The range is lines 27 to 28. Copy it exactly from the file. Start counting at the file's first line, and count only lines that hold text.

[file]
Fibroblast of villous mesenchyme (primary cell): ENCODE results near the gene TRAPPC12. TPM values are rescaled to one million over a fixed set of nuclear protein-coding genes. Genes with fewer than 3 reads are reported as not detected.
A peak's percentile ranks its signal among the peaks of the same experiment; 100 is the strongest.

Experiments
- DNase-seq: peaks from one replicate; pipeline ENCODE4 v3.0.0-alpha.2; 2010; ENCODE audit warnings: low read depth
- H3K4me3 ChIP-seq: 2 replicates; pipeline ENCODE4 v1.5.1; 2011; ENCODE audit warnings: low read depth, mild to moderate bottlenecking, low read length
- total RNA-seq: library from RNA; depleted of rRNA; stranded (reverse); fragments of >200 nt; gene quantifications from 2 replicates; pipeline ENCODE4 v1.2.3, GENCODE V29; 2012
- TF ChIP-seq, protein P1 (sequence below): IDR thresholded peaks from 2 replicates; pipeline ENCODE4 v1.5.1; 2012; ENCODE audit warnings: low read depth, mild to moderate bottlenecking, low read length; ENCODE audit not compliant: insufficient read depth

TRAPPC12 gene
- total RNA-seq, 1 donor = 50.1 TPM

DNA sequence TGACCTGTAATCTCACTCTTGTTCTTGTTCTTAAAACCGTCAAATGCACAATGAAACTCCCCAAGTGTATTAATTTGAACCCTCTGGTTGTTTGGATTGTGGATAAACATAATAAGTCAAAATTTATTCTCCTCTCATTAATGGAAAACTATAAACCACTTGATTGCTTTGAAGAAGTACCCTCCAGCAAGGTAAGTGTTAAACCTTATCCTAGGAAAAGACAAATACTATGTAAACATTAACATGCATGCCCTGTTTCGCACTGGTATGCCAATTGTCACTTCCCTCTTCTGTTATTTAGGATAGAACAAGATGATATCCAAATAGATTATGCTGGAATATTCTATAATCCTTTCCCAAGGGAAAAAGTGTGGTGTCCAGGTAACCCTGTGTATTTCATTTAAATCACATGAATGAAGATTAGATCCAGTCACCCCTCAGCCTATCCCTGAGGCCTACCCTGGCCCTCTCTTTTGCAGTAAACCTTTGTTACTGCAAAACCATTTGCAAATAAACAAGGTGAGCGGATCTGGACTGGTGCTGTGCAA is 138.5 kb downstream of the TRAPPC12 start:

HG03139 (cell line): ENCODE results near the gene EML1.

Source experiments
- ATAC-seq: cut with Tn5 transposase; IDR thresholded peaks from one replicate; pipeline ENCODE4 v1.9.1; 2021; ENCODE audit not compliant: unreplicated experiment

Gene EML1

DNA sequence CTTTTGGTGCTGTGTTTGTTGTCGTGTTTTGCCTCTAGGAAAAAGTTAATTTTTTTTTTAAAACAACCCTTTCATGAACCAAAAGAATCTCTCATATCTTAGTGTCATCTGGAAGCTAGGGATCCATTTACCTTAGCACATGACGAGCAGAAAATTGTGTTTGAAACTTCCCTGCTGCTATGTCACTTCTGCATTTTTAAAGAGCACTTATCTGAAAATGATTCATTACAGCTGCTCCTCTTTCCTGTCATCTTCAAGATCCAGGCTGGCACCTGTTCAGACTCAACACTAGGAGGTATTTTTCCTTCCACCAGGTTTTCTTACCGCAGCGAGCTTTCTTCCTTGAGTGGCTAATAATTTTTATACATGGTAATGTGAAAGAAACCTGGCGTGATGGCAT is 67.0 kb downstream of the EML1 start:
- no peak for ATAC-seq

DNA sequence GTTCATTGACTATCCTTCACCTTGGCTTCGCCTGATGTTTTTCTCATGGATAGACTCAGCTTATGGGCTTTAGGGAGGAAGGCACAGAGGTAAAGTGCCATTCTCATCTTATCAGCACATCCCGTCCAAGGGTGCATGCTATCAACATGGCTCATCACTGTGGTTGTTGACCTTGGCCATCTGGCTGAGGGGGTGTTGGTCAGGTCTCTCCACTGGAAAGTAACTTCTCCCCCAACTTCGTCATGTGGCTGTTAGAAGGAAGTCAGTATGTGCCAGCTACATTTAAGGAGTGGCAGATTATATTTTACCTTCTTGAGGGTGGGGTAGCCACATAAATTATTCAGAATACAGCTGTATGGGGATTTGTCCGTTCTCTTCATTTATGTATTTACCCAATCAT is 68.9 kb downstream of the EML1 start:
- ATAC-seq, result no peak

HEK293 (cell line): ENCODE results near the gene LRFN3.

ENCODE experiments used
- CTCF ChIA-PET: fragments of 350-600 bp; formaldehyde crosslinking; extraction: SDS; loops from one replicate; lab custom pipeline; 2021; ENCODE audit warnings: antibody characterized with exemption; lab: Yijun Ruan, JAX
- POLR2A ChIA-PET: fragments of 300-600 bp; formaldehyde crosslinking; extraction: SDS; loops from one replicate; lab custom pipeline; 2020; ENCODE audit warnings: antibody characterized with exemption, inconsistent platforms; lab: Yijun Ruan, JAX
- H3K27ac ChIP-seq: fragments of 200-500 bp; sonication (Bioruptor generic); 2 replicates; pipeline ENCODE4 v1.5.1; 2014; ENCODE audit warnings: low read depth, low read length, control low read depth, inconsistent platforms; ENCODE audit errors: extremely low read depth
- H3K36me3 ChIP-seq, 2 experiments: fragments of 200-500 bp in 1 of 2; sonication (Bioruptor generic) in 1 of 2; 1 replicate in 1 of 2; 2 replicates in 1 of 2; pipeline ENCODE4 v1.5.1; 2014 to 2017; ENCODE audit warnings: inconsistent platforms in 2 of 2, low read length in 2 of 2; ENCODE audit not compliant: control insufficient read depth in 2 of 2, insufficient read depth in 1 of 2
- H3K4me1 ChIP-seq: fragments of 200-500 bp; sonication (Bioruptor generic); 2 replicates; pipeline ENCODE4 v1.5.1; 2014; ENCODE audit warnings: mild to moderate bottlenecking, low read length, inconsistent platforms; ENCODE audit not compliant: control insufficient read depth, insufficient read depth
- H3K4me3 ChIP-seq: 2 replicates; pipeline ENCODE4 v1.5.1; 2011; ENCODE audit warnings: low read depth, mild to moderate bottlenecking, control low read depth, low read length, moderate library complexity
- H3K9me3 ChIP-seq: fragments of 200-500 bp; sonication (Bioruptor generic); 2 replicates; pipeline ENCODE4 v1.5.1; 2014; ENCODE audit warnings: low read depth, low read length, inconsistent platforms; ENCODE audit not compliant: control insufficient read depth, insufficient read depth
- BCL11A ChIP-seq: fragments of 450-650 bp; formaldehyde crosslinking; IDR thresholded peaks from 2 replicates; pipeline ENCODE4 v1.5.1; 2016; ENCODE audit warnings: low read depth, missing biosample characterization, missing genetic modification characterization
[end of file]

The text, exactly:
- H3K9me3 ChIP-seq: fragments of 200-500 bp; sonication (Bioruptor generic); 2 replicates; pipeline ENCODE4 v1.5.1; 2014; ENCODE audit warnings: low read depth, low read length, inconsistent platforms; ENCODE audit not compliant: control insufficient read depth, insufficient read depth
- BCL11A ChIP-seq: fragments of 450-650 bp; formaldehyde crosslinking; IDR thresholded peaks from 2 replicates; pipeline ENCODE4 v1.5.1; 2016; ENCODE audit warnings: low read depth, missing biosample characterization, missing genetic modification characterization